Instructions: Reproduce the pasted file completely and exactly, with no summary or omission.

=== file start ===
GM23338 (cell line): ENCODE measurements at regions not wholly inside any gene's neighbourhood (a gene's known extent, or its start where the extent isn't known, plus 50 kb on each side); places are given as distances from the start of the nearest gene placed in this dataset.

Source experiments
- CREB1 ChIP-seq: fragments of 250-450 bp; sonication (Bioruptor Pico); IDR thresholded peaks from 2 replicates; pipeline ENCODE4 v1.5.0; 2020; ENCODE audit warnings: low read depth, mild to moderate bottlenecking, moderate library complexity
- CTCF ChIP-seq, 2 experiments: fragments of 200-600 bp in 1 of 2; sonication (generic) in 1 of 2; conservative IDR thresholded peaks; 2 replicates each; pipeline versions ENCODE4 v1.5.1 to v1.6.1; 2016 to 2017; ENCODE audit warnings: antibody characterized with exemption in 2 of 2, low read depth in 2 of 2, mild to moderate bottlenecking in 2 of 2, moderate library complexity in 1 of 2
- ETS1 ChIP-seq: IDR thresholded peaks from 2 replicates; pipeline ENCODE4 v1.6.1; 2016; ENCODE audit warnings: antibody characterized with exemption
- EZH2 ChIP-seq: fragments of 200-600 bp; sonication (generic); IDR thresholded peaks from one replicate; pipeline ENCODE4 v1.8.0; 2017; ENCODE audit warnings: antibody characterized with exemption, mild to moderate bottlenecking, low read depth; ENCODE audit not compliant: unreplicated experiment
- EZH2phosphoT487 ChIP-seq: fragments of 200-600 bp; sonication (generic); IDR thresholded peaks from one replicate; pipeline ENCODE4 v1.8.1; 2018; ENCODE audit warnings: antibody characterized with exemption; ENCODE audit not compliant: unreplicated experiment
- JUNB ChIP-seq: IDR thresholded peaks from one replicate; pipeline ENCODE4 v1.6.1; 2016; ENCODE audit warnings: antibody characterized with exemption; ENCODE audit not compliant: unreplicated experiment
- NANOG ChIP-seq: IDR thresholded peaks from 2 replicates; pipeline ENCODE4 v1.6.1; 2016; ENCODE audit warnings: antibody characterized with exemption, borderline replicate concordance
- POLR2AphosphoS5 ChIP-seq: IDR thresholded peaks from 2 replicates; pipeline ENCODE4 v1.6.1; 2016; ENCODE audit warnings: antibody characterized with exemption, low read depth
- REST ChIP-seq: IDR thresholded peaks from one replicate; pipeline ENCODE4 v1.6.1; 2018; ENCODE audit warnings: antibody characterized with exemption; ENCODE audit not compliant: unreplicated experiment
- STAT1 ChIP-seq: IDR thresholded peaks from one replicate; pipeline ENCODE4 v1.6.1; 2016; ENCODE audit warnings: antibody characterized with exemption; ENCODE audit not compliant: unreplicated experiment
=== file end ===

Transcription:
GM23338 (cell line): ENCODE measurements at regions not wholly inside any gene's neighbourhood (a gene's known extent, or its start where the extent isn't known, plus 50 kb on each side); places are given as distances from the start of the nearest gene placed in this dataset.

Source experiments
- CREB1 ChIP-seq: fragments of 250-450 bp; sonication (Bioruptor Pico); IDR thresholded peaks from 2 replicates; pipeline ENCODE4 v1.5.0; 2020; ENCODE audit warnings: low read depth, mild to moderate bottlenecking, moderate library complexity
- CTCF ChIP-seq, 2 experiments: fragments of 200-600 bp in 1 of 2; sonication (generic) in 1 of 2; conservative IDR thresholded peaks; 2 replicates each; pipeline versions ENCODE4 v1.5.1 to v1.6.1; 2016 to 2017; ENCODE audit warnings: antibody characterized with exemption in 2 of 2, low read depth in 2 of 2, mild to moderate bottlenecking in 2 of 2, moderate library complexity in 1 of 2
- ETS1 ChIP-seq: IDR thresholded peaks from 2 replicates; pipeline ENCODE4 v1.6.1; 2016; ENCODE audit warnings: antibody characterized with exemption
- EZH2 ChIP-seq: fragments of 200-600 bp; sonication (generic); IDR thresholded peaks from one replicate; pipeline ENCODE4 v1.8.0; 2017; ENCODE audit warnings: antibody characterized with exemption, mild to moderate bottlenecking, low read depth; ENCODE audit not compliant: unreplicated experiment
- EZH2phosphoT487 ChIP-seq: fragments of 200-600 bp; sonication (generic); IDR thresholded peaks from one replicate; pipeline ENCODE4 v1.8.1; 2018; ENCODE audit warnings: antibody characterized with exemption; ENCODE audit not compliant: unreplicated experiment
- JUNB ChIP-seq: IDR thresholded peaks from one replicate; pipeline ENCODE4 v1.6.1; 2016; ENCODE audit warnings: antibody characterized with exemption; ENCODE audit not compliant: unreplicated experiment
- NANOG ChIP-seq: IDR thresholded peaks from 2 replicates; pipeline ENCODE4 v1.6.1; 2016; ENCODE audit warnings: antibody characterized with exemption, borderline replicate concordance
- POLR2AphosphoS5 ChIP-seq: IDR thresholded peaks from 2 replicates; pipeline ENCODE4 v1.6.1; 2016; ENCODE audit warnings: antibody characterized with exemption, low read depth
- REST ChIP-seq: IDR thresholded peaks from one replicate; pipeline ENCODE4 v1.6.1; 2018; ENCODE audit warnings: antibody characterized with exemption; ENCODE audit not compliant: unreplicated experiment
- STAT1 ChIP-seq: IDR thresholded peaks from one replicate; pipeline ENCODE4 v1.6.1; 2016; ENCODE audit warnings: antibody characterized with exemption; ENCODE audit not compliant: unreplicated experiment